Windhoek — President Hage Geingob says the bloated public wage bill that is currently at N$29.3 billion is an issue of concern that needs to be addressed.
Geingob raised this concern in his fifth State of the Nation Address (Sona) yesterday. "The public wage bill has increased and become, rightly so, an issue of concern to all of us and I am on record having stated that it needs to be addressed," said the Head of State matter-of-factly.
According to a recent analysis by First Capital Namibia, government can save N$670.5 million annually if 40 percent of civil servants aged between 55 to 59 years were instantly placed on early retirement. In 2017, government announced it was looking at offering early retirement packages to civil servants who wished to retire before the age of 60 as one of the solutions to cut the wage bill.
According to First Capital Namibia, civil servants in this age category constitute about six percent - or just 5 478 people - of the total composition of 91 295 civil servants.
Geingob says the wage bill that is comprised of political office-bearers, civil servants and uniformed personnel is due to annual inflationary adjustments, the filling of critical vacant posts, an increase in public entities and job evaluation and re-grading conducted in government.
He warned that while government is currently the largest employer, in an environment characterised by high levels of unemployment, attempts at downsizing should be treated with utmost care.
The President says in some countries, teachers and uniformed personnel are excluded from the public service wage bill.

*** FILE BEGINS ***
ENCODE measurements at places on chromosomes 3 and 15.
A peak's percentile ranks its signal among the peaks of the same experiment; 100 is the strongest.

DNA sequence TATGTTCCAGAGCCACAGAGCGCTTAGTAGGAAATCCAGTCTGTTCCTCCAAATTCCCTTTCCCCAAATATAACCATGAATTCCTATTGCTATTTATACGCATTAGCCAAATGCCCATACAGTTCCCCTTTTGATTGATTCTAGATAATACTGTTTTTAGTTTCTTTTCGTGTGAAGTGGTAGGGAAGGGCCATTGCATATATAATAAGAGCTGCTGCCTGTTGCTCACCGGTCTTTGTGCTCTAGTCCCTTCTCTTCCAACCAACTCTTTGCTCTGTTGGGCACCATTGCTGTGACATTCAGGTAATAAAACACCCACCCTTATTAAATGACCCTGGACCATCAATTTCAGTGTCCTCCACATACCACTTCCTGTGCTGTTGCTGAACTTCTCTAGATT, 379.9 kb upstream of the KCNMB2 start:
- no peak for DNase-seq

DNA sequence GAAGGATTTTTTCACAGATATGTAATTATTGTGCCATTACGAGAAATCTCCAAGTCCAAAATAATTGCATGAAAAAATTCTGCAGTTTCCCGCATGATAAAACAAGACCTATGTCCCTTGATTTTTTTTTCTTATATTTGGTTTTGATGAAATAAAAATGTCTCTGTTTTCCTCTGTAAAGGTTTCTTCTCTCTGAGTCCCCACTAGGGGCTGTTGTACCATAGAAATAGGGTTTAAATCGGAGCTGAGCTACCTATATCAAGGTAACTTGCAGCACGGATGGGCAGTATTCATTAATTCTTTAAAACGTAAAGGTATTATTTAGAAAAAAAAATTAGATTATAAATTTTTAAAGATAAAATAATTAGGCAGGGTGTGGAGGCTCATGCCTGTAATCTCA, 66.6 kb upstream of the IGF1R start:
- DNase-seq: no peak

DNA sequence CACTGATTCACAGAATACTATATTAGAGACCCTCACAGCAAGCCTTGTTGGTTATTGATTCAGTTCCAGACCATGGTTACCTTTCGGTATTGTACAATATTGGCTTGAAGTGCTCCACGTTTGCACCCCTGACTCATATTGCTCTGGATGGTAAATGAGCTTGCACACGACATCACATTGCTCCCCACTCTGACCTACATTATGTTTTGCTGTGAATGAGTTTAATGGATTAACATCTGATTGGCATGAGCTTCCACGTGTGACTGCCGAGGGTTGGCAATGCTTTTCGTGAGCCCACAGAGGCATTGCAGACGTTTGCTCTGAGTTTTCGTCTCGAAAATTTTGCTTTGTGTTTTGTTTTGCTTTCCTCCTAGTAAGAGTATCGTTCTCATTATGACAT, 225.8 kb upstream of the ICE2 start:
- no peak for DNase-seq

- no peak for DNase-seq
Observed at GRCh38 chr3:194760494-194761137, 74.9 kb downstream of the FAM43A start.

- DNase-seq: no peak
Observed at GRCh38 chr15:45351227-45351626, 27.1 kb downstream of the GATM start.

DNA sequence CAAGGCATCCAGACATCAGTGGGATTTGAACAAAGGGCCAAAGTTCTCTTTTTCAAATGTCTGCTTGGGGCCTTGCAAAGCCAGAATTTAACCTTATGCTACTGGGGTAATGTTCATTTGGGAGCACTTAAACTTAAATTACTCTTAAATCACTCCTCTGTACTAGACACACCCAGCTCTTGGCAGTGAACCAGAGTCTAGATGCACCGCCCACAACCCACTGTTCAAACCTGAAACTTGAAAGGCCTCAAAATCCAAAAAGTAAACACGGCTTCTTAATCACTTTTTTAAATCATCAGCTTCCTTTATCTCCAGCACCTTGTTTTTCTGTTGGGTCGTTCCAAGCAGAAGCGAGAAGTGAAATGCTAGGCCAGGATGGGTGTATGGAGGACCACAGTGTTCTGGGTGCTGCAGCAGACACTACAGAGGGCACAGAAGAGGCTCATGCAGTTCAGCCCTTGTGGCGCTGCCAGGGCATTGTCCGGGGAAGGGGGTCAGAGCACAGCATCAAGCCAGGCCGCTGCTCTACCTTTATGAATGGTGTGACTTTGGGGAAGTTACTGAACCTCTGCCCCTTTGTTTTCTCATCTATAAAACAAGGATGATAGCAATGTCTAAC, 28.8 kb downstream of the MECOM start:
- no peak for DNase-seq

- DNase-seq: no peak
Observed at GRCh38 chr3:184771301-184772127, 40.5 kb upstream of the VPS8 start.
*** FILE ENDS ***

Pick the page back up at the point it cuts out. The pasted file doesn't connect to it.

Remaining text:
"It would be unreasonable to downsize overnight, as rapid reductions in the public service would only exacerbate the already high unemployment rate in the country," said Geingob.
However, he said contrary to popular belief, the total wage and benefits of political office-bearers represents N$160 million out of the N$29 billion wage bill.
"Said differently, this is 0.06 percent of the public service wage bill, including both houses of parliament," he said.
As a measure to lead by example, Geingob said during these trying economic times, political office-bearers have agreed to a one-off, voluntary salary contribution of two percent of net, for this year.
An ordinary lawmaker in the National Assembly earns around N$693 000 per year, or N$57 750 per month, meaning that each MP will contribute roughly N$3 465 towards Geingob's proposal.
"If parliamentarians, who are being consulted, are agreeable, contributions will be deducted as a payroll deduction, with the potential to raise the sizeable amount of approximately N$3.2 million," he said.
The funds, Geingob said, will be channeled towards identified social programmes, "as a demonstration of our personal commitment".
"We are aware that the salary of civil servants cannot be adjusted without mutual consent," he said, adding that to this end, the Prime Minister Saara Kuugongelwa-Amadhila is tasked to spearhead these consultations and eventual implementation of this intervention, if agreed.